This week will be a short but busy one on Wall Street.
U.S. stock markets are closed Thursday for the Thanksgiving holiday and trading will end early on Friday. However, there’s still plenty of action packed into the three days leading up to the holiday, with Best Buy (BBY, $136.81) among several retail companies set to report earnings.
According to the earnings calendar, the big box retailer will unveil its third-quarter report ahead of Tuesday’s open. Shares have been racing higher since early October – up roughly 30% to trade in record-high territory – and a positive reaction to earnings could keep the wind at the consumer stock’s back.
Analysts, on average, are looking for Best Buy to report an 8.3% year-over-year decline in earnings to $1.89 per share. Revenue is also expected to take a step back, with the $11.53 billion expected down 2.3% from what the company reported a year ago.
Still, UBS analyst Michael Lasser (Neutral) feels Best Buy is “well positioned to report another set of solid results in the third quarter, even as it faces steep compares.”
He also believes Best Buy “continued to execute on a favorable industry backdrop in the third quarter” and that “strong vendor relationships” have been critical to the company navigating global supply chain disruptions.
However, “The key for BBY’s investment case is how will it perform into 2022 when spending is likely to shift away from the consumer electronics category,” Lasser says. “Its strategies can likely cushion the impact.” Among these strategies is the company’s recently launched Totaltech around-the-clock tech support membership program, which he believes “offers good near-term potential.”
Argus Research analyst Chris Graja (Hold) admits the company is facing some major challenges – COVID-19 disruptions, strong competition, and product innovation that is consolidating music, gaming and computing into lower-margin devices like smartphones and tablets, for instance – but it has also positioned itself well for the long term.
“Best Buy’s online capabilities and curbside service are helping the company through the COVID-19 crisis,” Graja writes in a note. “We see this as a validation of the company’s investments in its e-commerce infrastructure and management’s ability to adapt.”
Oppenheimer analyst Brian Nagel agrees.
“BBY performed well through the coronavirus crisis and capitalized upon stepped-up demand for consumer electronics and home office-type products, as workers and students adapted quickly to hybrid or fully at-home models,” he says.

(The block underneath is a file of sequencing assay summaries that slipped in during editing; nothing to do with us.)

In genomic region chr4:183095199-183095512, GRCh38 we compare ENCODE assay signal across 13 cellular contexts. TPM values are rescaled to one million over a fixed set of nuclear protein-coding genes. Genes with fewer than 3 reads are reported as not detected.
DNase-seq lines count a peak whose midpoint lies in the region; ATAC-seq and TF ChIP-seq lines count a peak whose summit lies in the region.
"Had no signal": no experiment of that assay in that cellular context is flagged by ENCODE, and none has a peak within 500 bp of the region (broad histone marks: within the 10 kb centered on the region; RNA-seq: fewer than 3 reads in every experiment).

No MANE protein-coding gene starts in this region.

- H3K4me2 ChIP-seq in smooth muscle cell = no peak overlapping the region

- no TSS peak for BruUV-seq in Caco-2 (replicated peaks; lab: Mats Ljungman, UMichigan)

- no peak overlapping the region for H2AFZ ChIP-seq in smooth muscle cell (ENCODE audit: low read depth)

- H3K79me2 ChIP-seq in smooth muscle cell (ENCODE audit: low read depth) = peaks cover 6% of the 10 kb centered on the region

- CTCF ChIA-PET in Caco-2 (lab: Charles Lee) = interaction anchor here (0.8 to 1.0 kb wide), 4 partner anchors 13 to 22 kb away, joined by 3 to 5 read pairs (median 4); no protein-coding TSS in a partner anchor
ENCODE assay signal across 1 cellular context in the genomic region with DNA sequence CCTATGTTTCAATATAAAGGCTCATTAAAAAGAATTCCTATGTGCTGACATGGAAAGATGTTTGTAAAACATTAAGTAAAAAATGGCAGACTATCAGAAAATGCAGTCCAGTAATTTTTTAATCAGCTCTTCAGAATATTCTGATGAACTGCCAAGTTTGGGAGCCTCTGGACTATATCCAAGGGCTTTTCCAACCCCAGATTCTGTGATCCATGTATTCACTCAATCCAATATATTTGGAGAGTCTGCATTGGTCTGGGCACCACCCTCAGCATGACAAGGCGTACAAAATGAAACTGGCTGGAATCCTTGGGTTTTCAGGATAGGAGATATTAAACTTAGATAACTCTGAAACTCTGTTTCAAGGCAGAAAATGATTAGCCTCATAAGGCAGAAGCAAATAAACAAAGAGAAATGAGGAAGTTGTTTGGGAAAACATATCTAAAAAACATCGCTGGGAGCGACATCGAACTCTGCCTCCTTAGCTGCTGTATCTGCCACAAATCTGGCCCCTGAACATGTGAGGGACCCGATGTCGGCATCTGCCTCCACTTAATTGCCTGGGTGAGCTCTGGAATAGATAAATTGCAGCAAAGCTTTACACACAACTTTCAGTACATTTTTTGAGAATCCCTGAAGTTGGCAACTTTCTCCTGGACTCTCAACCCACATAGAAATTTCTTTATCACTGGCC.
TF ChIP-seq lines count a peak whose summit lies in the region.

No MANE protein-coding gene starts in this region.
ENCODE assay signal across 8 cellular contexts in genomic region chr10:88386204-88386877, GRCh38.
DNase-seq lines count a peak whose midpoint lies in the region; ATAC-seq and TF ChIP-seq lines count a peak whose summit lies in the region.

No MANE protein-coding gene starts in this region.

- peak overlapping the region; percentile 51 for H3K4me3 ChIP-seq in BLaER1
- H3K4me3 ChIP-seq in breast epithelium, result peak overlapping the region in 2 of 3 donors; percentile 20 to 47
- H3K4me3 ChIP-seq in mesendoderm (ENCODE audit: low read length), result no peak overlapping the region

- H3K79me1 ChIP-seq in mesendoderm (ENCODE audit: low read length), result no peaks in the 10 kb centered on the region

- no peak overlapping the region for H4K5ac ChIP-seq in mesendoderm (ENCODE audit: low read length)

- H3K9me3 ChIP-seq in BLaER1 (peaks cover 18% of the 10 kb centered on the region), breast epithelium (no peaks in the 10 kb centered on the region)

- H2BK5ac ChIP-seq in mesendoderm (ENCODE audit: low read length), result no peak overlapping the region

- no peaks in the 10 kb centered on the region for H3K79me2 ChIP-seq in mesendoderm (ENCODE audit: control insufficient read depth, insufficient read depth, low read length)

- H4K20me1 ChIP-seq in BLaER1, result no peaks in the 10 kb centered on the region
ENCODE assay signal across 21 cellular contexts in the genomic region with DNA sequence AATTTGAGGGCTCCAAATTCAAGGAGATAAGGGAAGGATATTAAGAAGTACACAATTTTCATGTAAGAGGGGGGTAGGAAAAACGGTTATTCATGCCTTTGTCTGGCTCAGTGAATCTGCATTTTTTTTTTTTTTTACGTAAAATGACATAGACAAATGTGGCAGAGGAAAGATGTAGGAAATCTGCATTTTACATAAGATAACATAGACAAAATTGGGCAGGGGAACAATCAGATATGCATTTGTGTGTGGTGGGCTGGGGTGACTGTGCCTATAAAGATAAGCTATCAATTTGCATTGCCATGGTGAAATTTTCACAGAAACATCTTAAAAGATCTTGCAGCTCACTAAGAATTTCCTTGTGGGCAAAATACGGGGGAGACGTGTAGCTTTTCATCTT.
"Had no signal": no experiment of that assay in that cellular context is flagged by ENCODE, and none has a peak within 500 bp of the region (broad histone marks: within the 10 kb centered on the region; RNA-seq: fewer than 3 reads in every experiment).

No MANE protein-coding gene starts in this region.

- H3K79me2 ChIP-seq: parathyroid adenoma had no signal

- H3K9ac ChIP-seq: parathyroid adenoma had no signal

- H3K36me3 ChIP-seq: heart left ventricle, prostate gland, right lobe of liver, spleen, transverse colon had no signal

Nagel currently has a Perform (Hold) rating on BBY, but adds that he is “optimistic that as pandemic pressures continue to subside that a more-efficient and potentially more-profitable Best Buy model should emerge.”
Mantle Ridge Stake Grabs Attention Ahead of Dollar Tree Earnings
Dollar Tree (DLTR, $134.24) made headlines recently on reports activist investor Mantle Ridge took a stake in the discount retailer. The news was well-received on Wall Street, with DLTR stock surging more than 14% in reaction.
According to the Wall Street Journal – which first reported the story – Mantle Ridge is planning to push for pricing strategy changes at DLTR’s Family Dollar chain.
“This investor has a history of being deeply involved in situations where companies have been transformed through operational improvements,” says UBS analyst Michael Lasser (Buy). “The bottom line is that this development should mean that DLTR will now be held more accountable for producing consistent results. In this case, the upside potential for the shares is significant.”
Deutsche Bank analyst Krisztina Katai (Buy) agrees. She recently lifted her price target on DLTR to $146 from $96, saying “the added element of a new large shareholder with a clear focus on unlocking meaningful value by closing the profitability gap between Family Dollar and Dollar General (DG) should lead to a more patient investor base with a longer-term focus.”
She adds that this now creates “one of the most compelling retail stories with an exciting narrative change underway.”
But what about DLTR’s third-quarter earnings report, due out ahead of the Nov. 23 open? Analysts, on average, are expecting earnings to arrive at 96 cents per share, down 30.9% on a year-over-year (YoY) basis. Revenues, meanwhile, are projected to rise 3.7% to $6.41 billion.
Deere Earnings Expectations Lowered After UAW Strike
Deere (DE, $348.84), which is famous for its tractors and riding lawn mowers, will report fiscal fourth-quarter earnings ahead of Wednesday’s open.
“Similar to peers and consistent with retail trends, we believe DE results will reflect continued strong end-market demand, handicapped by production constraints as supply chain and labor dynamics worsened late in the quarter,” says Oppenheimer analyst Kristen Owen.
One part of the labor dynamics she refers to is month-long strike by thousands of Deere workers that began in mid-October after the company failed to reach an agreement with the United Auto Workers (UAW). The dispute was resolved on Nov. 17, when UAW members approved a new six-year contract that includes a 10% pay increase and $8,500 bonus, according to press reports.
However, the impact of the strike prompted Owen to lower her estimates for fiscal fourth-quarter earnings per share to $3.89 from $4.02 and revenue to $11.1 billion from $11.6 billion.
Nevertheless, “we remain constructive on DE shares as we see secular tailwinds persisting and unaccounted-for upside in construction” due in part to the recent passage of the infrastructure spending bill in D.C. Owen has an Outperform rating on Deere, which is the equivalent of a Buy.
The pros, on average, are looking for $10.49 billion in revenues (+21.1% YoY) and earnings of $3.95 per share, which is 65.3% higher than the year-ago figure.